Here are some common signs and red flags that you’re dealing with a scammer or a law firm who can’t really help you:
- Be wary of a law firm or lawyer that provides a bar number or other information that doesn’t match the state bar website. Most states’ bar associations will provide each lawyer with a bar identification number. You should also be able to look the lawyer up by their name. Ensure that the information on the state bar website matches the information your lawyer gave you.
- Be concerned if you look up your law firm on Google and can’t find any news items, stories, or other information about them online.
- It’s a red flag if you look up your law firm on a third-party rating or review website and there is no information about your law firm there. Reputable legal rating sites include Super Lawyers, Avvo, and Martindale-Hubbell.
- Be cautious of any personal injury law firm that asks you to pay them money up front. The vast majority of all personal injury attorneys work on a contingency basis, which means that they don’t get paid unless you do.
“Green Flags” for Legitimate Legal Help
If you’re still wondering how to know if a lawyer is legit, there are good things you should look for in addition to being on the lookout for the bad. Here are some green flags to look for as you’re searching for the right law firm:
- Your lawyer or law firm has a professional-looking website that lists their background, accolades, publications, and testimonials.
- You can find good reviews about the lawyer or law firm on Google, Facebook, Yelp, and other third-party review sites.
- You can find information about the attorney on the state bar website.
- You can find information about the attorney or law firm when doing a Google search of their name.
- You can find positive reviews and ratings about the law firm or lawyer on a reputable legal rating website.
- You contact the state bar association to ask about the attorney or law firm, and it verifies that the attorney or firm are in good standing.
Identifying Personal Injury Lawyer Scams
Sadly, there are shady and unethical people in the world who will do anything they can to make a quick buck. This includes people who pretend to be lawyers to gain access to your personal information in order to steal your money—or even to steal your identity.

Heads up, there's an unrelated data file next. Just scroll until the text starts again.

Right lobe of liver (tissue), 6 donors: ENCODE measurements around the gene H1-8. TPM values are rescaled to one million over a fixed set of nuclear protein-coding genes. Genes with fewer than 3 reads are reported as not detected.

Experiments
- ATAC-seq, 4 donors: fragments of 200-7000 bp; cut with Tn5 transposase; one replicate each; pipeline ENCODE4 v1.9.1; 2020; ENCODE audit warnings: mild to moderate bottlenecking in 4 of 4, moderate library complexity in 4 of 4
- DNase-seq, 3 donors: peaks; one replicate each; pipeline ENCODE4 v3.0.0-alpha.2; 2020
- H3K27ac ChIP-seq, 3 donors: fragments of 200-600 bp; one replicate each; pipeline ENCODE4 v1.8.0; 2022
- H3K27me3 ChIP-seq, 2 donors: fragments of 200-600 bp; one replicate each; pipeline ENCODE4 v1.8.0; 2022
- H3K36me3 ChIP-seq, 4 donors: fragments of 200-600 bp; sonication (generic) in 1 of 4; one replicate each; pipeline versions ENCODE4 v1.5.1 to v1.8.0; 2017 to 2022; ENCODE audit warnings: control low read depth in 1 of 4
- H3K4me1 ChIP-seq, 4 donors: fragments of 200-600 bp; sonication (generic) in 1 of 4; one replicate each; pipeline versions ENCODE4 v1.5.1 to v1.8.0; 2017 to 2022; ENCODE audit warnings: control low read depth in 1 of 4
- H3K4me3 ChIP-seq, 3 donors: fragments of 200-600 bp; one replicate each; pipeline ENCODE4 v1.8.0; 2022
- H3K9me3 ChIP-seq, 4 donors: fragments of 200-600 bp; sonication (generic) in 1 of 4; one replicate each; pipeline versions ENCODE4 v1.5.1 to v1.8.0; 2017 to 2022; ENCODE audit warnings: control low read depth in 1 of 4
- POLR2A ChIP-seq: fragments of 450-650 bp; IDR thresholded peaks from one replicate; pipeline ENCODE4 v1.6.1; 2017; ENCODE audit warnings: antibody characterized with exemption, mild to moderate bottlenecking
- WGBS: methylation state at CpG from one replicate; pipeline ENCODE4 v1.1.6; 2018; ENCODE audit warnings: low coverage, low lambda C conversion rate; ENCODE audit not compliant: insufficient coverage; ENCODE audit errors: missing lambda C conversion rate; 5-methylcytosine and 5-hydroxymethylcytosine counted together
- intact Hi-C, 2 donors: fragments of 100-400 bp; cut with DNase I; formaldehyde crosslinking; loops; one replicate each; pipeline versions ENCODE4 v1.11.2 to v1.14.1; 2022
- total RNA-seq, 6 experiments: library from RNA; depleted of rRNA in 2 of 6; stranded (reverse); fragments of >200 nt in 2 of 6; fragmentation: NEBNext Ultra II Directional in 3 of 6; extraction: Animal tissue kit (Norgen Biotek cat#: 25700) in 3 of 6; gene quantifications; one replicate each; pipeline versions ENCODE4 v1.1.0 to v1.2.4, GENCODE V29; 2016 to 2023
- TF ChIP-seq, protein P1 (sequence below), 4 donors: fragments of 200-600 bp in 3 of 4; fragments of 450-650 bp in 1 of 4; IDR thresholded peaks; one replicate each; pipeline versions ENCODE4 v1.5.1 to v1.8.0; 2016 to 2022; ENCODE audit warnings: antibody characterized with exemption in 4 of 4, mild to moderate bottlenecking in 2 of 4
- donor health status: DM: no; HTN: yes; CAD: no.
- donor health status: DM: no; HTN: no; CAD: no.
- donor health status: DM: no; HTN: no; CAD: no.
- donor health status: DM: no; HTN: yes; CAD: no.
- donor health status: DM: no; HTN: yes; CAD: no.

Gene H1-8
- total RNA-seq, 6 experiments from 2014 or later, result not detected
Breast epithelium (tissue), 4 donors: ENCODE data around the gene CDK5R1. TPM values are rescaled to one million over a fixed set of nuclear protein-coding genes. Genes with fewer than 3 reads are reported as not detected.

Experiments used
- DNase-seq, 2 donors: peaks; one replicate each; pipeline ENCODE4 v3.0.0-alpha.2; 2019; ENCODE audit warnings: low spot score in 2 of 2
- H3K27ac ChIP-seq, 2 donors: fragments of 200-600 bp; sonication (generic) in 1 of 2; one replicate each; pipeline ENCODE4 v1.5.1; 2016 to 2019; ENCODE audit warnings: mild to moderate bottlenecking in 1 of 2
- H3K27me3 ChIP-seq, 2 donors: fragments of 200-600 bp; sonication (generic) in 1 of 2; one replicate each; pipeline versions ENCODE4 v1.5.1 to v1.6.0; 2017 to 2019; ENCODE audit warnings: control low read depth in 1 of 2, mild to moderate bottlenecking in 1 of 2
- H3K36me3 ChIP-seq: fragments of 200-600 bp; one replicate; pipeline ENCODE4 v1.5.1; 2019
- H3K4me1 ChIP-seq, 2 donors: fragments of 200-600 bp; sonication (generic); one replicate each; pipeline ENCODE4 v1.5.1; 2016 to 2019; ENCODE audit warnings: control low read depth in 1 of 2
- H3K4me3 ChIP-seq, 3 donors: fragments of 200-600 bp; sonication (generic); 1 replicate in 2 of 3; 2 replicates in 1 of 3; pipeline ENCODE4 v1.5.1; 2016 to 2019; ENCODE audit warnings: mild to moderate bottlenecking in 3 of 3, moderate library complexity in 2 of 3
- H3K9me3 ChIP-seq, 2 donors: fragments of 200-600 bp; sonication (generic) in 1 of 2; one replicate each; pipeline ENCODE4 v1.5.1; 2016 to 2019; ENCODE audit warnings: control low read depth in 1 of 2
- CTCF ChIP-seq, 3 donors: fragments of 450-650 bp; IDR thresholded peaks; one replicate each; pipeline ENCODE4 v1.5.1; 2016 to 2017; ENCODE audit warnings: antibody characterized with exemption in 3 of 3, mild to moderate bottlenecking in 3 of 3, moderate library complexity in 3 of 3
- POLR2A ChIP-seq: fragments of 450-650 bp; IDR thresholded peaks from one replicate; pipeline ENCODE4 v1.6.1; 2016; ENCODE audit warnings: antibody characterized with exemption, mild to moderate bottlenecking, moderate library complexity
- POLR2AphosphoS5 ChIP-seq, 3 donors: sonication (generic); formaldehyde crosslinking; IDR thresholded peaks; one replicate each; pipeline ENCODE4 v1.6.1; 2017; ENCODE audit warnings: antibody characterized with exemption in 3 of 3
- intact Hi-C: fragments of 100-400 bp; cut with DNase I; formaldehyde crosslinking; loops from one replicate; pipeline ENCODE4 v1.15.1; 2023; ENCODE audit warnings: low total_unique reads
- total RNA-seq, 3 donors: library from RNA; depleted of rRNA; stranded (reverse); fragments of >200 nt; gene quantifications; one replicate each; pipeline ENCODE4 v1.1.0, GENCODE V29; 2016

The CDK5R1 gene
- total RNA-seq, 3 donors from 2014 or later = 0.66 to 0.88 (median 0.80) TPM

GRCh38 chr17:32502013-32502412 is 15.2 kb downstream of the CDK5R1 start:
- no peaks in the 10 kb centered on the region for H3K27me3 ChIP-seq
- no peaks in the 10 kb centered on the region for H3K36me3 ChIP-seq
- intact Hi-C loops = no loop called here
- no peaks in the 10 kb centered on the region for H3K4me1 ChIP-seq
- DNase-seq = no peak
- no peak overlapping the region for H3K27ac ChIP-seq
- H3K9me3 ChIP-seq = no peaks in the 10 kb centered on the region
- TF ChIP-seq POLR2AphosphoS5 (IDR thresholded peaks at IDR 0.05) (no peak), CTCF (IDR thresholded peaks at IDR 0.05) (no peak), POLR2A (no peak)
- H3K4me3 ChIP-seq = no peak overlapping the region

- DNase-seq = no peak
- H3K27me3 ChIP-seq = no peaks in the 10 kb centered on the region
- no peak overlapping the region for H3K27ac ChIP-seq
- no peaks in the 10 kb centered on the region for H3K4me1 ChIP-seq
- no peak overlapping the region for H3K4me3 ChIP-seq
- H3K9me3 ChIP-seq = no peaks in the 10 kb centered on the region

In the personal injury world, a scam could take a couple of different forms:
- When someone who claims to be an attorney is not licensed to practice law in the state but does so anyway.
- When a lawyer who is not in good standing with their state’s bar association offers their services anyway.
- When someone pretends to be an attorney in order to gain access to your personal information and use that information to steal your identity.
- When a licensed attorney takes your money, agrees to take your case, but then does not do any work on your case.
Contact an Experienced Legitimate Lawyer Today
Guardian Legal Network connects victims to experienced help, so they don’t have to navigate the legal system or find their own lawyer by themselves. We have an extensive network of trusted attorneys who are qualified to handle even the most complex cases. From personal injury to defective medical devices to defective products, we’re here for you.
Contact Guardian Legal Network today to find professional, legitimate legal representation.
- American Bar Association, “Bar Directories and Lawyer Finders,” https://www.americanbar.org/groups/legal_services/flh-home/flh-bar-directories-and-lawyer-finders/. Accessed April 22, 2022.